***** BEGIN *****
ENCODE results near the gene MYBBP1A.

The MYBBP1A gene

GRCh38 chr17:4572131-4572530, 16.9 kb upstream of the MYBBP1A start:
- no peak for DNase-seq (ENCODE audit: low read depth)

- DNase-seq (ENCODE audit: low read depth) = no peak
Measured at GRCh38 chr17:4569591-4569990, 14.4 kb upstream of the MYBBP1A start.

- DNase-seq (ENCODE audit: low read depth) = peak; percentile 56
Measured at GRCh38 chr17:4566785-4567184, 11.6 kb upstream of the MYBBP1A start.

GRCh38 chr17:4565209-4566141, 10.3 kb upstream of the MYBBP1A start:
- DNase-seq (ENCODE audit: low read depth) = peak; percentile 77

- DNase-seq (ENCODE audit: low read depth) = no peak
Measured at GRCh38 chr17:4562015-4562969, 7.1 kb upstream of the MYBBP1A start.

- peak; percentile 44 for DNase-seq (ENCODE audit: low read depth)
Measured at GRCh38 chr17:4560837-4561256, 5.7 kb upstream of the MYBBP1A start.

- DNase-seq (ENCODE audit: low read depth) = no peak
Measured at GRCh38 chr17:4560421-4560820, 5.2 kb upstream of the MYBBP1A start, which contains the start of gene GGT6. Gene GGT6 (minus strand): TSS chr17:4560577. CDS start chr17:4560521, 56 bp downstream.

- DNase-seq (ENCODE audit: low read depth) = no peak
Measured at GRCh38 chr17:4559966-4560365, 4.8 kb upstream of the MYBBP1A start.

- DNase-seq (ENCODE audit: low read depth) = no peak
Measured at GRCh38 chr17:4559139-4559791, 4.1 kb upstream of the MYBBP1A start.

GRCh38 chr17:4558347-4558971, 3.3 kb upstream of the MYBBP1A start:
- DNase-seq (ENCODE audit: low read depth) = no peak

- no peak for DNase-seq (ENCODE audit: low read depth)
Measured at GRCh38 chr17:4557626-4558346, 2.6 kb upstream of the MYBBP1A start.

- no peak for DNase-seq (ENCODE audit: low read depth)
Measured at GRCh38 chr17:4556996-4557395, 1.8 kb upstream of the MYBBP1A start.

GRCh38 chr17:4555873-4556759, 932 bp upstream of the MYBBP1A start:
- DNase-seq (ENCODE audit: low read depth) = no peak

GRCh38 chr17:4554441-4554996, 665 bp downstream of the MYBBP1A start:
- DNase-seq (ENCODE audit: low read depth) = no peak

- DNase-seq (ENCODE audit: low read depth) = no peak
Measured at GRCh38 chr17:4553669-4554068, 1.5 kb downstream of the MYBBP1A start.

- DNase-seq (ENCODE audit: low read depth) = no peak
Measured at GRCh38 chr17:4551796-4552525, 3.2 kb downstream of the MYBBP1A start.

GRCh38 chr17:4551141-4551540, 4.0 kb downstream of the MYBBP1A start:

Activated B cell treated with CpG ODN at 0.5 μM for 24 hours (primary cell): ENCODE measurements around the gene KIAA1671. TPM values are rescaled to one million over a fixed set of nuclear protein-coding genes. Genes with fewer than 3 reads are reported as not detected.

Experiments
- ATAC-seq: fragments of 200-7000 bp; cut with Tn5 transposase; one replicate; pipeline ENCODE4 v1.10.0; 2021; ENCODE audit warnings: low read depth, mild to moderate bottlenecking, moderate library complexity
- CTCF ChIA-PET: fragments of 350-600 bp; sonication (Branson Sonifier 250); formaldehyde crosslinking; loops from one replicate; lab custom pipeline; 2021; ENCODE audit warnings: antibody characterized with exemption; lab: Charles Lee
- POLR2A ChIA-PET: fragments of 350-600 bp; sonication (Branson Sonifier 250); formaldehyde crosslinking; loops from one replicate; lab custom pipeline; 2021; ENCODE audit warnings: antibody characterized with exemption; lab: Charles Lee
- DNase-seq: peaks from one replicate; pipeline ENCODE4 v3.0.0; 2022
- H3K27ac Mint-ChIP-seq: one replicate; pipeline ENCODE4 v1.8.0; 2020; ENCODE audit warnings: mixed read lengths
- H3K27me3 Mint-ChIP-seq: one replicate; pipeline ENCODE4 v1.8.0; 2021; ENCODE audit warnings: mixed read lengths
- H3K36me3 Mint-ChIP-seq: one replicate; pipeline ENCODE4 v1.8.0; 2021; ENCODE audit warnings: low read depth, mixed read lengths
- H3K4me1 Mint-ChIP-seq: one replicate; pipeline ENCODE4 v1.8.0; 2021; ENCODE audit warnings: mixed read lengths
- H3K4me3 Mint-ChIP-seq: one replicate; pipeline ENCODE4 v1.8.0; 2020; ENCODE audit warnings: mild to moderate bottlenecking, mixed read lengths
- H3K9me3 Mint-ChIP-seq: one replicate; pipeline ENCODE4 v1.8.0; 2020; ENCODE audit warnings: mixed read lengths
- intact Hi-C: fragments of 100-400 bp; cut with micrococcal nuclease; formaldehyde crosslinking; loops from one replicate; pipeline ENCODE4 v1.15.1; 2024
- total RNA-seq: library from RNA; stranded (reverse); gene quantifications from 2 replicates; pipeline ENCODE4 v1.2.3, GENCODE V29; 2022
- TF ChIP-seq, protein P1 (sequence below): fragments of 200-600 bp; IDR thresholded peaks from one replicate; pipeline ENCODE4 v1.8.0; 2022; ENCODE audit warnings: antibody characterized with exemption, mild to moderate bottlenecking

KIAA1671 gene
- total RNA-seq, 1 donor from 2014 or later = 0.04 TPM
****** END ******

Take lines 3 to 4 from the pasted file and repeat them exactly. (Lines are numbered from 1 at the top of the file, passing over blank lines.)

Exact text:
GRCh38 chr17:4572131-4572530, 16.9 kb upstream of the MYBBP1A start:
- no peak for DNase-seq (ENCODE audit: low read depth)